The chairman of the House Ethics Committee in the Idaho Legislature has promised that its examination of Rep. Phil Hart’s behavior will be done “by the book.”
One would hope so.
But Rep. Tom Loertscher, R-Iona, may have stressed the point just in case anyone suspects that:
A. The process is all theatrics, and lawmakers will overlook Hart’s abuse of the legislative privilege that’s spelled out in Article III of the Idaho Constitution, or
B. The committee, knowing the public is watching, will find a way to spank the Athol Republican for appearance’s sake, regardless of whether he was technically within his rights.
What the committee has to decide – by the book – is whether Hart exploited his status as a state lawmaker to buy extra time in his anti-tax battles with the state.
Like many constitutions, Idaho’s protects members of the Legislature from any underhanded executive branch that might use its law enforcement authority to disrupt legislative activity. The concept dates back at least to the 1688 English Bill of Rights when the crown was not always above such mischief.
Except for treason, felony or breach of the peace, lawmakers are exempt from arrest or “civil process” during a legislative session and the 10 days that precede it. The website FindLaw, in an examination of the federal Constitution’s similar provision, calls it nearly obsolete and contends it applies narrowly to arrests in civil cases, not criminal cases and not matters of process.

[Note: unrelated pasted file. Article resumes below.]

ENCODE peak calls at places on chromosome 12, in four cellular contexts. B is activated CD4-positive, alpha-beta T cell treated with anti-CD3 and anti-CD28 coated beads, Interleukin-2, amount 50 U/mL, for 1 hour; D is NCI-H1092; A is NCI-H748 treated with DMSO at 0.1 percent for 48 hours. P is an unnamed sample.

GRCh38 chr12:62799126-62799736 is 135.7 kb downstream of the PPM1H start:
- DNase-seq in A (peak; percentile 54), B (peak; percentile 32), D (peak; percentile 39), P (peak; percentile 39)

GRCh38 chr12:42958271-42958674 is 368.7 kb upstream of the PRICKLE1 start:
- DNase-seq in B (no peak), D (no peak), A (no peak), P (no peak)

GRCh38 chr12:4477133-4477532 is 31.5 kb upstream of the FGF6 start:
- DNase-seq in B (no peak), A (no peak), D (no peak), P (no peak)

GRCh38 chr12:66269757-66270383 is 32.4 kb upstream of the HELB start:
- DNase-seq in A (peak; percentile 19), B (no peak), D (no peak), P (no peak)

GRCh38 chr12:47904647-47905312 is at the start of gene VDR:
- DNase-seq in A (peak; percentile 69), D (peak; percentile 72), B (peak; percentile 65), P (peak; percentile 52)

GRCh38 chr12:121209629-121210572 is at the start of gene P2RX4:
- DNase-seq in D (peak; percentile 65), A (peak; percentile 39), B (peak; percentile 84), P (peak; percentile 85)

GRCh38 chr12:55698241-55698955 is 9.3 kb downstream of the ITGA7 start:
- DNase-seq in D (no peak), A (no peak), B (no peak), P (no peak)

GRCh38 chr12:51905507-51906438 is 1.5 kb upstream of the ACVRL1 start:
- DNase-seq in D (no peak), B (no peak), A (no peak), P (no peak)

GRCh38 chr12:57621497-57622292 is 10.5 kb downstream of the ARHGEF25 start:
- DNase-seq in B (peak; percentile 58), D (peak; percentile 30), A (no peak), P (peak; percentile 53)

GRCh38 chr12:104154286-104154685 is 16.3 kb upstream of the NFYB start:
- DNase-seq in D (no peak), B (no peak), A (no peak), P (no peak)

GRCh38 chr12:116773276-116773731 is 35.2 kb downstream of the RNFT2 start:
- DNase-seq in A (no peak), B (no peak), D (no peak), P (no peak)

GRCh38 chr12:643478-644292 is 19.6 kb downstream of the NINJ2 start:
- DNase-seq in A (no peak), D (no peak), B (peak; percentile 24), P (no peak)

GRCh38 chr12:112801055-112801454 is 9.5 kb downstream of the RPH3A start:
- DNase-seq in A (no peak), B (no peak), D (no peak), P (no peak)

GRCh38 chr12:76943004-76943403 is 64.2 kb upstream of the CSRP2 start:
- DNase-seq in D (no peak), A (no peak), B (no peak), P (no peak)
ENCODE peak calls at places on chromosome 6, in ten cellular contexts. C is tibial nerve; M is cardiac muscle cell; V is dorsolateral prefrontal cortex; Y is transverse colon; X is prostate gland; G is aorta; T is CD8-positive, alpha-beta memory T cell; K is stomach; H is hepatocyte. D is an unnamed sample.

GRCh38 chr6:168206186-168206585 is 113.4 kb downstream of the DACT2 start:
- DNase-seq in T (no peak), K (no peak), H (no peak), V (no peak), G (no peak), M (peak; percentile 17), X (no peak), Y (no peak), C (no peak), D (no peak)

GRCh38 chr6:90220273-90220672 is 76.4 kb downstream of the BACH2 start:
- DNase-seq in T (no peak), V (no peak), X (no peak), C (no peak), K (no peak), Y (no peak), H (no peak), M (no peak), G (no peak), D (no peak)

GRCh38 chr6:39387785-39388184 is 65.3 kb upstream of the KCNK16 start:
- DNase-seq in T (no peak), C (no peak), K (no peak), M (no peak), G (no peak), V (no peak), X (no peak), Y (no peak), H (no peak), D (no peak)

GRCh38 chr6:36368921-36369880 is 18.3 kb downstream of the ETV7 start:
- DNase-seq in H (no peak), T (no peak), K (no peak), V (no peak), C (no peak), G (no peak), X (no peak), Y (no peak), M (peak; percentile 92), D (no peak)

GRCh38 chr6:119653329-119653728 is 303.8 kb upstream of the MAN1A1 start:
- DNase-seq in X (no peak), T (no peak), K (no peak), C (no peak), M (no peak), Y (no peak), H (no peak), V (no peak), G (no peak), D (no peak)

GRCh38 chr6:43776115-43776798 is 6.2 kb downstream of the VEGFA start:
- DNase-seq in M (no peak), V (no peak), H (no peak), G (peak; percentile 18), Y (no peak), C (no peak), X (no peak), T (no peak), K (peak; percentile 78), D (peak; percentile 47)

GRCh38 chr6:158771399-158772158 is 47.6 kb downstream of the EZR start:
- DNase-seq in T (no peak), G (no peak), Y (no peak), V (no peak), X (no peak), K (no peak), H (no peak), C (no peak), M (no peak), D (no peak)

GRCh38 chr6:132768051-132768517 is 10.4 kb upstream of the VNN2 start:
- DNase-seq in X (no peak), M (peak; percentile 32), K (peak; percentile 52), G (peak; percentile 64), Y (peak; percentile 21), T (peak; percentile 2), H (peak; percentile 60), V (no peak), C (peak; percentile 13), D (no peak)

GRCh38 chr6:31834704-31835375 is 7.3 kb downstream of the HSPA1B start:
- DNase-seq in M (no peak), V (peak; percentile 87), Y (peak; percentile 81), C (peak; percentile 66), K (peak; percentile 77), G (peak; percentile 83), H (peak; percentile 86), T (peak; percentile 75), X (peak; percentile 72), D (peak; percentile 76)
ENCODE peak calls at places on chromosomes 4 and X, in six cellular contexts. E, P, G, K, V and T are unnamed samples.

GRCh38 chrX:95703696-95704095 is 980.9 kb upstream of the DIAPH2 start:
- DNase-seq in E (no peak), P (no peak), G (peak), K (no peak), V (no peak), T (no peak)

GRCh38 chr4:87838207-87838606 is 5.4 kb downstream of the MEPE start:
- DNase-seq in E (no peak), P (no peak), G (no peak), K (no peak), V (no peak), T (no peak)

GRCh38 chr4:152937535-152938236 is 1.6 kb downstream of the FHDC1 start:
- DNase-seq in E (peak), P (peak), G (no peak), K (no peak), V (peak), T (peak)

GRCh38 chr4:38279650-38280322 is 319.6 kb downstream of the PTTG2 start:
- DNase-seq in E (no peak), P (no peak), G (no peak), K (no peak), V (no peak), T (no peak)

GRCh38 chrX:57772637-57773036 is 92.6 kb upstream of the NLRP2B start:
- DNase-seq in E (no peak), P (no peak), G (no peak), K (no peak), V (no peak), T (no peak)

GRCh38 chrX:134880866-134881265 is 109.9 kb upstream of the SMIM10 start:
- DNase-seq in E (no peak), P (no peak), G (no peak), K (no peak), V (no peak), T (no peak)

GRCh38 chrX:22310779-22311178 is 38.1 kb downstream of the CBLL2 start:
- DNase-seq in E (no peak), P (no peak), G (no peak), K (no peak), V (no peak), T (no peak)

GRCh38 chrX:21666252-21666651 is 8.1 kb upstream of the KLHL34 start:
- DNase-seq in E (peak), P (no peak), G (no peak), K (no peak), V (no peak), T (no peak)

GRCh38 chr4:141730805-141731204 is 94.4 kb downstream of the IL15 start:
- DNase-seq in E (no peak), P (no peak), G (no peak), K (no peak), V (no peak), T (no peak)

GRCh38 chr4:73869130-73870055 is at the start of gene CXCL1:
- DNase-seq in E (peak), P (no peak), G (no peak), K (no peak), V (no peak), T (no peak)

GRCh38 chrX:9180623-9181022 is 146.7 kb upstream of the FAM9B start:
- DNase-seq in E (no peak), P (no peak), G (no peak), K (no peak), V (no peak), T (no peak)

Nevertheless, four times during his six years in the House, most recently last fall, Hart has employed that protection to escape procedural requirements that ordinary citizens must obey. Procedural requirements of his own making, we should add.
Hart has battled both state and federal governments over his personal belief that income taxes are unconstitutional. Like uncounted tax protesters before him, he lost those skirmishes – and relied on his legislative privilege to prolong the time he had to appeal beyond the deadline set by law. He was not being harassed by the crown, or the governor, to interfere with his ability to do his legislative duty.
While Hart’s tax clashes continue, the ethical questions surrounding his conduct are appropriately before the Ethics Committee. That bipartisan panel’s task is to defend the Legislature’s integrity and sustain the public’s confidence.
In the end, the question might not be what the Idaho Constitution allows, archaic as it may be, but what the House’s own rules condone. If a fair examination determines that Hart’s actions are permitted, he should be excused.
But the rules should be changed.